The History Behind Ohio and Northern Kentucky’s Friendly Rivalry

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Illustration by Daniel Sulzberg

Like sisters forced to go halvsies on a single closet, Cincinnati and Northern Kentucky have shared, swiped, traded, bargained, and blamed ever since the first settlers drifted down the Ohio River.

Cincinnati grabbed a head start on urban life, but Northern Kentucky’s pioneering agriculture inspired our first entrepreneurs, Thomas and Francis Kennedy, to launch a ferry for transporting produce and livestock across the Ohio. (Francis drowned hauling bluegrass beeves to General Arthur St. Clair’s mess tents.)

Ft. Washington was constructed on command of the president himself in 1789 but, once hostilities with the Native Americans cooled, Northern Kentucky lured the garrison over the river to occupy the Newport Barracks.

As early as 1835, artists portrayed a packed townscape on the Ohio side, our hills denuded for construction and firewood. On the sylvan southern shore only a handful of structures cling to the riverbank in Newport, with even fewer in Covington. These antique images illustrate the relationship between the two shores because it is obvious that Cincinnati has always considered the Riverfront to be its good side. From the iconic 1802 portrait of a pioneer settlement to the magnificent 1848 daguerreotype panorama to the title sequence of the Edge of Night soap opera to the logo for Skyline Chili, the Queen City consistently presented its best face to our Kentucky neighbors.

Over the years, intertwined transportation systems wove tighter bonds between Northern Kentucky and Cincinnati. The initial ferries gave way to bridges and the Cincinnati, Newport & Covington Railway—known as the Green Line—that carried passengers over the Roebling Suspension Bridge into Dixie Terminal. When the automobile nudged passenger trains aside, the Dixie Highway ran through Cincinnati and Covington into the deep South, blazing a trail for I-75.

Cincinnati soared into commercial aviation first, with flights from Lunken Field taking off in 1925. As early adopters, Cincinnati learned a lot and Northern Kentucky capitalized on that knowledge, planting the big international airport in Boone County and branding it CVG for Covington.

It’s possible to go on all day in a game of call and response, listing firsts and bests from either side of the river, then matching them with connections to the other side.

For example, old-timers recall the classic Prohibition-surviving brands of golden amber refreshment—Hudepohl, Schoenling, Burger, and Wiedemann—and rarely bother to guess which originated on which side of the river.

The first woman to graduate from the University of Cincinnati? Winona Lee Hawthorne of Newport. The weekly drawings that appeared for decades on the Enquirer editorial page entitled “A Spot in Cincinnati”? Produced by Burlington, Kentucky’s Caroline Williams. And painter Frank Duveneck, who put the Cincinnati Art Academy on the map? A Covington boy.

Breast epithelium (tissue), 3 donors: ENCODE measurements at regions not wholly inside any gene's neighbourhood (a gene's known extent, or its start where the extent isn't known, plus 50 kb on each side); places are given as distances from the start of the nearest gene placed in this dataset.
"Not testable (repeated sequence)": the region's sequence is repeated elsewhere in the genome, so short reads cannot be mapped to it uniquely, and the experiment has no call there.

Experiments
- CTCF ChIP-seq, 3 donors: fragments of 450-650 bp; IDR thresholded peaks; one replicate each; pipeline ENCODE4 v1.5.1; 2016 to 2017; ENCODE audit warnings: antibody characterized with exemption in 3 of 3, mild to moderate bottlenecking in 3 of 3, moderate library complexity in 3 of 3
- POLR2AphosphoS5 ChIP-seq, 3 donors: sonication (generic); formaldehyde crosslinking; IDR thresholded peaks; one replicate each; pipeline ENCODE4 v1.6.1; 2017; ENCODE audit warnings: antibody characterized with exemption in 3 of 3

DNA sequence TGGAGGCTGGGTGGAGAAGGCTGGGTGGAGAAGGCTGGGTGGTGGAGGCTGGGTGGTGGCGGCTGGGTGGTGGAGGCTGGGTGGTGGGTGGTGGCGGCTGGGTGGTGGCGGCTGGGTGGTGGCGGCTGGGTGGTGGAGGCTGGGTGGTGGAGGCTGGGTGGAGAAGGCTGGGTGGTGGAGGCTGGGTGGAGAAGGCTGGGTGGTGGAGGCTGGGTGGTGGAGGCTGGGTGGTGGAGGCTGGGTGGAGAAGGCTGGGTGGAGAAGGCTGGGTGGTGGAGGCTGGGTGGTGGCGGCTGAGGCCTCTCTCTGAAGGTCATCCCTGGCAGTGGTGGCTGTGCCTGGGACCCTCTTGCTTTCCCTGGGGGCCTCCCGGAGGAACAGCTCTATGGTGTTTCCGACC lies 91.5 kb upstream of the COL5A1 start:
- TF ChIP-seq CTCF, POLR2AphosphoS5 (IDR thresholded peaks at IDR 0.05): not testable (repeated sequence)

Cincinnati had the Black Dome and Ludlow Garage in the 1960s and 1970s. Northern Kentucky saw that and raised the ante with the Jockey Club and Southgate House in the 1980s and 1990s.

For one brief year, 1913, two major league teams played baseball in the central Ohio Valley as Covington fielded the lackluster Blue Sox in the short-lived Federal League before they decamped to Kansas City.

Is anything more uniquely redolent of Cincinnati’s German heritage than goetta? But where is the largest producer—and the annual Goettafest—located? In Northern Kentucky.

While Cincinnati staked a claim on serenity with classical radio station WGUC, Northern Kentucky responded with the madcap antics of WNOP, first from its Monmouth Street studios and then from the Jazz Ark floating flagrantly off the Newport shore.

And for a real explosion of sibling rivalry, who gets to claim George Clooney?

Over the years, significant debates raged across the riparian divide. In 1860, for example, there were more than 2,000 enslaved human beings living in Northern Kentucky. Cincinnati mobs, egged on by their neighboring slaveowners, regularly dunked abolitionist newspaper presses into the Ohio.

Today, Northern Kentucky celebrates its “Sin City” reputation with the Newport Gangster Tour. But corrupt politicians? Gambling? Drugs? Prostitution and striptease? Oh, please! Cincinnati had all that, in spades, from 1870 to World War I, when Progressive politicians chased it across the bridge.

The U.S. Army shut down Cincinnati’s red-light district in 1917 because it was too close to the training camp at Ft. Thomas. Many of those Cincinnati bordellos were owned by William P. Devou, who bequeathed his profits to Covington for the creation of Devou Park.

Characteristic of most sisterhoods, there is certainly a lot of drama in our regional negotiations but, at bottom, we consistently demonstrate we are all family.

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